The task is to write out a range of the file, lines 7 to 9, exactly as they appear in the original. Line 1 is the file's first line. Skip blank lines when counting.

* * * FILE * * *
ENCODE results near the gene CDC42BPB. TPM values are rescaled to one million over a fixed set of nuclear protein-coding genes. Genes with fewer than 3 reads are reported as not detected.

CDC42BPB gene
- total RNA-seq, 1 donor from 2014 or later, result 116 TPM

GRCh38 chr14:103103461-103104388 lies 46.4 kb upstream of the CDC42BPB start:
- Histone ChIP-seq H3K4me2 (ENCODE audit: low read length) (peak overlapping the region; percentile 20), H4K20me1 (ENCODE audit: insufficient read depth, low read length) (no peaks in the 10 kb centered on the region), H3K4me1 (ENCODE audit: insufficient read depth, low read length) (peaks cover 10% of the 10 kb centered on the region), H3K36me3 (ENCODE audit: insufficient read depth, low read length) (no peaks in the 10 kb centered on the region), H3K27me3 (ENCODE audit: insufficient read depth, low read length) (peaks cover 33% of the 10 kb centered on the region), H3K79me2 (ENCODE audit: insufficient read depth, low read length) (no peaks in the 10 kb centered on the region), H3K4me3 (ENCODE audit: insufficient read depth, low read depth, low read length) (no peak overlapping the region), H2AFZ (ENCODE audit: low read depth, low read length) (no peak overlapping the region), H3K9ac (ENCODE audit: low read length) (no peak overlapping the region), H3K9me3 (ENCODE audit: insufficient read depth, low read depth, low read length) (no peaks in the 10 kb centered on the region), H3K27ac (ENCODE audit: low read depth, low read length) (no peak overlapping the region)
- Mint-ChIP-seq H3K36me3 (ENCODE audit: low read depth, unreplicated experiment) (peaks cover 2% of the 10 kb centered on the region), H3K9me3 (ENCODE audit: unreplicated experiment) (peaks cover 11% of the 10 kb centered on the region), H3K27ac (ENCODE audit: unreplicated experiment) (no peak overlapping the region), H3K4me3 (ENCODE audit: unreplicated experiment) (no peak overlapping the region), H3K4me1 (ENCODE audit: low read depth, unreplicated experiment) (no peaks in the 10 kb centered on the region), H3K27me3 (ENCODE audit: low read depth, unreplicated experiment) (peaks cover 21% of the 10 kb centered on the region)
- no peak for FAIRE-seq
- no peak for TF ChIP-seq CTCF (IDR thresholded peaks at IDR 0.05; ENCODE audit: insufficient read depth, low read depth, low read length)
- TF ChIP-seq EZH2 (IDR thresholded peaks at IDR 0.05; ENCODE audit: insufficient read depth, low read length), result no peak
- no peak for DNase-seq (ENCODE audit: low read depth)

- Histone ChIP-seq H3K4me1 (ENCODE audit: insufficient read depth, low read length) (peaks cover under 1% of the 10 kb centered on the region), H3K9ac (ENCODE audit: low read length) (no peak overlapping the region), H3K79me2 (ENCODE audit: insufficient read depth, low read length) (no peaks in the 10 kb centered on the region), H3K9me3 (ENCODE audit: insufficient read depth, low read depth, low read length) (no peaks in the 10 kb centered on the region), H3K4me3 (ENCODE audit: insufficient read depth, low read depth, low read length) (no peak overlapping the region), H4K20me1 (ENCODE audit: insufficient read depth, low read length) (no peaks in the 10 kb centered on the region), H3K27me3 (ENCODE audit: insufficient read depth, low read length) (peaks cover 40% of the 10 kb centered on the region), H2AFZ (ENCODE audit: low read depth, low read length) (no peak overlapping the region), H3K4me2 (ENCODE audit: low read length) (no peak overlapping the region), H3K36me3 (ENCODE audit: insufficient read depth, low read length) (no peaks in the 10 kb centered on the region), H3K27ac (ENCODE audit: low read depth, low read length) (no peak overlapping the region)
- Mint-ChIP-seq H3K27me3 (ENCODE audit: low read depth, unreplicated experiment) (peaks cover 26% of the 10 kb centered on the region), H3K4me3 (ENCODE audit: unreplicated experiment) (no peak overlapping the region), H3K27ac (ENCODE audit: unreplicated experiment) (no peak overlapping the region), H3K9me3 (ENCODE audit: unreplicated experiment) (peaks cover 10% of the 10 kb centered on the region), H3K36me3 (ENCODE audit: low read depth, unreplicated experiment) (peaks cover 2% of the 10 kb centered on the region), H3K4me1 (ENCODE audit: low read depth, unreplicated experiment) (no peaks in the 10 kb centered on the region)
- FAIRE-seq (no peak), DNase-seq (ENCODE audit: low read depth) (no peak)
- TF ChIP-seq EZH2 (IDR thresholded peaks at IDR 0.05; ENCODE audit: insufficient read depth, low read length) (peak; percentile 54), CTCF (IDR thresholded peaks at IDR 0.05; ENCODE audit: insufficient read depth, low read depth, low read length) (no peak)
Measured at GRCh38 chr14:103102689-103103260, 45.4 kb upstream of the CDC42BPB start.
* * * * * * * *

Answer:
- no peak for FAIRE-seq
- no peak for TF ChIP-seq CTCF (IDR thresholded peaks at IDR 0.05; ENCODE audit: insufficient read depth, low read depth, low read length)
- TF ChIP-seq EZH2 (IDR thresholded peaks at IDR 0.05; ENCODE audit: insufficient read depth, low read length), result no peak